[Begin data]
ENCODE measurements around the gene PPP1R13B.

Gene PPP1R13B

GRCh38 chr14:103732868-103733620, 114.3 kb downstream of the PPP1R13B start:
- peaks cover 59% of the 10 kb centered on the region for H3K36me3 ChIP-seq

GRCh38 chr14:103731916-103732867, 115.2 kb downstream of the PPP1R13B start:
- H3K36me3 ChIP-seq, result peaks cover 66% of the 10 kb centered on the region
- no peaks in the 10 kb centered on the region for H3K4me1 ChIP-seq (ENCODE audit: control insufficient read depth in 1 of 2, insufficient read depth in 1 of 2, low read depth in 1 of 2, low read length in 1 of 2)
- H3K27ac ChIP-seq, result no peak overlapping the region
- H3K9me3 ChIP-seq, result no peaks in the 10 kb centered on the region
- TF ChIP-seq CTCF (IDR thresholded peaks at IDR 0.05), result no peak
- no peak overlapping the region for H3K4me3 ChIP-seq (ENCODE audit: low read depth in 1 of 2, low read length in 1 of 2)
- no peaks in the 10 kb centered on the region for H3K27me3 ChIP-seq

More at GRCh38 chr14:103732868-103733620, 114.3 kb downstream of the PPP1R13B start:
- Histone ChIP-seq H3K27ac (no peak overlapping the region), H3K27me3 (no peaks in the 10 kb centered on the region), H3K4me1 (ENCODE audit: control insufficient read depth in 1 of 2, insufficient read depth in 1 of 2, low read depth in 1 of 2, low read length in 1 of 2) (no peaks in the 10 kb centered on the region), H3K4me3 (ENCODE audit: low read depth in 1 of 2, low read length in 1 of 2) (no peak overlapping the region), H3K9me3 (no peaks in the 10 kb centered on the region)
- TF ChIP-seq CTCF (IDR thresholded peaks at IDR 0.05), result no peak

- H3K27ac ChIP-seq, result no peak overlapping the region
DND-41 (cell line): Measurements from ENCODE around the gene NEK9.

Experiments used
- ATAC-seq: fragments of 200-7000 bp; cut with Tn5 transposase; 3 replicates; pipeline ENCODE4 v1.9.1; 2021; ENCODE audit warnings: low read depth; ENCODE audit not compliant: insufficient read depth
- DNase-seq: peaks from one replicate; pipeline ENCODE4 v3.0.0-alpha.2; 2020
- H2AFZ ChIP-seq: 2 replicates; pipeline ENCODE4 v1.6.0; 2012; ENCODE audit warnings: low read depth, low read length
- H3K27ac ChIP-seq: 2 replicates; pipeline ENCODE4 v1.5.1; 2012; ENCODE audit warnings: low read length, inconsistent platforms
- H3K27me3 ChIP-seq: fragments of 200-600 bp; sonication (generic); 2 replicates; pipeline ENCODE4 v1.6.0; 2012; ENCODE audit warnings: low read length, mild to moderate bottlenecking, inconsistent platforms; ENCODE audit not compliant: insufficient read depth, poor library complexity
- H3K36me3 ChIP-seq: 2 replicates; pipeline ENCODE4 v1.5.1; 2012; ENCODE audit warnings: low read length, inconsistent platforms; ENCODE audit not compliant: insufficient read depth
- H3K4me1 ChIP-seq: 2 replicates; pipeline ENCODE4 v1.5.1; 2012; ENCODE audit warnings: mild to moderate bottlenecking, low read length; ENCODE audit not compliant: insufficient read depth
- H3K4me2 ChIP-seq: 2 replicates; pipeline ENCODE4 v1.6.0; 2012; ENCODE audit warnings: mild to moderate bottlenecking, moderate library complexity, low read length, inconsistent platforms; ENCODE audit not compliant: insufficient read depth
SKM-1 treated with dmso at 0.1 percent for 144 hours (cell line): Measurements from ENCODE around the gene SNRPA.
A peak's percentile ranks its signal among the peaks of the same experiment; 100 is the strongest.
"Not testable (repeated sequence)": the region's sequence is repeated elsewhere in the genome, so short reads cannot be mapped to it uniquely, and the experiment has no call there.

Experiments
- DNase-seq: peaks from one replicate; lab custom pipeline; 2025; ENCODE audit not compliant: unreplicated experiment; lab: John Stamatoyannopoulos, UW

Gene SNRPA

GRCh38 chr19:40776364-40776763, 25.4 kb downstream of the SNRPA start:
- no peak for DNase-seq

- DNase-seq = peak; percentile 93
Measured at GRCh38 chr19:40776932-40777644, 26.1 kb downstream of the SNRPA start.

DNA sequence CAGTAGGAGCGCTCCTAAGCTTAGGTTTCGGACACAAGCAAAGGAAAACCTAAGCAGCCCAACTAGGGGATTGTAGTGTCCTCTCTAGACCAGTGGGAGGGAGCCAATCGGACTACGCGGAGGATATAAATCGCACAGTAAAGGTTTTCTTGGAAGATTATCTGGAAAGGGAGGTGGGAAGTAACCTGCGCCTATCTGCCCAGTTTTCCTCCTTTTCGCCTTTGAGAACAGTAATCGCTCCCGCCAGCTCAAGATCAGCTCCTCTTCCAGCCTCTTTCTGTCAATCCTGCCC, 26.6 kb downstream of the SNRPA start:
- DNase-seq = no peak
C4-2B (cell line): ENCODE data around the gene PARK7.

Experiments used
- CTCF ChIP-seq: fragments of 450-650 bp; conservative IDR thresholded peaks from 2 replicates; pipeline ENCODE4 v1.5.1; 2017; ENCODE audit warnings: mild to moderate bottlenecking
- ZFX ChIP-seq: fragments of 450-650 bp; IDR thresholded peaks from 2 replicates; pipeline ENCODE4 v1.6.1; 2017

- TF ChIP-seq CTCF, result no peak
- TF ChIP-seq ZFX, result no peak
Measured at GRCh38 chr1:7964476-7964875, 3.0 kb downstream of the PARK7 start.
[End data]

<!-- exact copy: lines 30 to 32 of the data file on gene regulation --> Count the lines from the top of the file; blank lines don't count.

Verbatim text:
Experiments
- DNase-seq: peaks from one replicate; lab custom pipeline; 2025; ENCODE audit not compliant: unreplicated experiment; lab: John Stamatoyannopoulos, UW

Gene SNRPA